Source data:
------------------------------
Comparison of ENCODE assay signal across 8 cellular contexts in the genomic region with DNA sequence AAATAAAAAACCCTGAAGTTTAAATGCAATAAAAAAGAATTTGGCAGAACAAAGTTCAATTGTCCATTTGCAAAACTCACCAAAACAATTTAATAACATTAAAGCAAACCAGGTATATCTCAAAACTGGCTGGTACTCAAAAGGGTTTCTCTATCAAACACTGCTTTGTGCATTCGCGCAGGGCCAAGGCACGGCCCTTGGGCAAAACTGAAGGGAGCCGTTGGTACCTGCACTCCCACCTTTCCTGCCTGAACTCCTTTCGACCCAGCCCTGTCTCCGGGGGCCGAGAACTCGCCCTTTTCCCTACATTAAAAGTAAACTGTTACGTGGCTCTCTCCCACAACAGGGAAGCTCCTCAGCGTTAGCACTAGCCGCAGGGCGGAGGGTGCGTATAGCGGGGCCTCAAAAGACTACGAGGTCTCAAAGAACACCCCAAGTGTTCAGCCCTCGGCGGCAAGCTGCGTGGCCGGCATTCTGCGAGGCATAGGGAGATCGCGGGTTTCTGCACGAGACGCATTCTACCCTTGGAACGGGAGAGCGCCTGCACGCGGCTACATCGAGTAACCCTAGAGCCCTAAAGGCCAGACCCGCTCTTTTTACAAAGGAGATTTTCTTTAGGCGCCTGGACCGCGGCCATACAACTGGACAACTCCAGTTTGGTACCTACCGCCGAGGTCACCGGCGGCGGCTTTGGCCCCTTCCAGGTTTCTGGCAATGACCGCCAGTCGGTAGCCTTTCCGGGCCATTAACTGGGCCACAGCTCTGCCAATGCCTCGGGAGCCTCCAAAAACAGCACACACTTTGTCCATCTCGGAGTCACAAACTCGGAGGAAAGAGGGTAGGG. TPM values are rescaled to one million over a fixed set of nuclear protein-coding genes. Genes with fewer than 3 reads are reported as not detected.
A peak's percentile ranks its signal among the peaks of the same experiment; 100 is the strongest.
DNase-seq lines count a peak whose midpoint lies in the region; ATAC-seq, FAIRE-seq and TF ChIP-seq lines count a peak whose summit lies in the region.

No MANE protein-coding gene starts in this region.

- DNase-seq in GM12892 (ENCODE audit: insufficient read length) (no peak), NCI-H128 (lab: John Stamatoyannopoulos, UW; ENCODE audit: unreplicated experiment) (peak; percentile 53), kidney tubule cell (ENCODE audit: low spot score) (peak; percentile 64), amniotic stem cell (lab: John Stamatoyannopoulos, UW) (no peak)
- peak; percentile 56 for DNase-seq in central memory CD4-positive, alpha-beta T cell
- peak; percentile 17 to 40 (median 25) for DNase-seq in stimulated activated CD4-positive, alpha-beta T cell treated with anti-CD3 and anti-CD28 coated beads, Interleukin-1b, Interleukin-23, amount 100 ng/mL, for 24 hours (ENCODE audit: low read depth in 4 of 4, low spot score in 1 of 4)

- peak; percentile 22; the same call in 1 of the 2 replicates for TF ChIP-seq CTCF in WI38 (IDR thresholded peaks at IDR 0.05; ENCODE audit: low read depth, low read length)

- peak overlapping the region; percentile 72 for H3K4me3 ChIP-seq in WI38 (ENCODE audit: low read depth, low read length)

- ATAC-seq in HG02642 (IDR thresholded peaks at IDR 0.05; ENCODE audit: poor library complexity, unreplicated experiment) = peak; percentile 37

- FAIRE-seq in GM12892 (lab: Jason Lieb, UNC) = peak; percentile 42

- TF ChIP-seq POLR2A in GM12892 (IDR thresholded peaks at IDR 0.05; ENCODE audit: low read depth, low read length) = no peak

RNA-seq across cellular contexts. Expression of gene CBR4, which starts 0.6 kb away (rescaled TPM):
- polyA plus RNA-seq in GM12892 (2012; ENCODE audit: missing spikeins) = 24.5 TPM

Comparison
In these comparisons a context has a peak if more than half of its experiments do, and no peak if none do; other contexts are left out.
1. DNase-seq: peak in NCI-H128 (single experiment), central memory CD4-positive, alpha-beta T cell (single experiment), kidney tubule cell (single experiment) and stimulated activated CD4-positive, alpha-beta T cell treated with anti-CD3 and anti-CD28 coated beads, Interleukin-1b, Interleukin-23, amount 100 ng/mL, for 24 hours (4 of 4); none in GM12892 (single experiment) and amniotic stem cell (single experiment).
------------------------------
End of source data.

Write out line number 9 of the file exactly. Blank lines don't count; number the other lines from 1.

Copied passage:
- peak overlapping the region; percentile 72 for H3K4me3 ChIP-seq in WI38 (ENCODE audit: low read depth, low read length)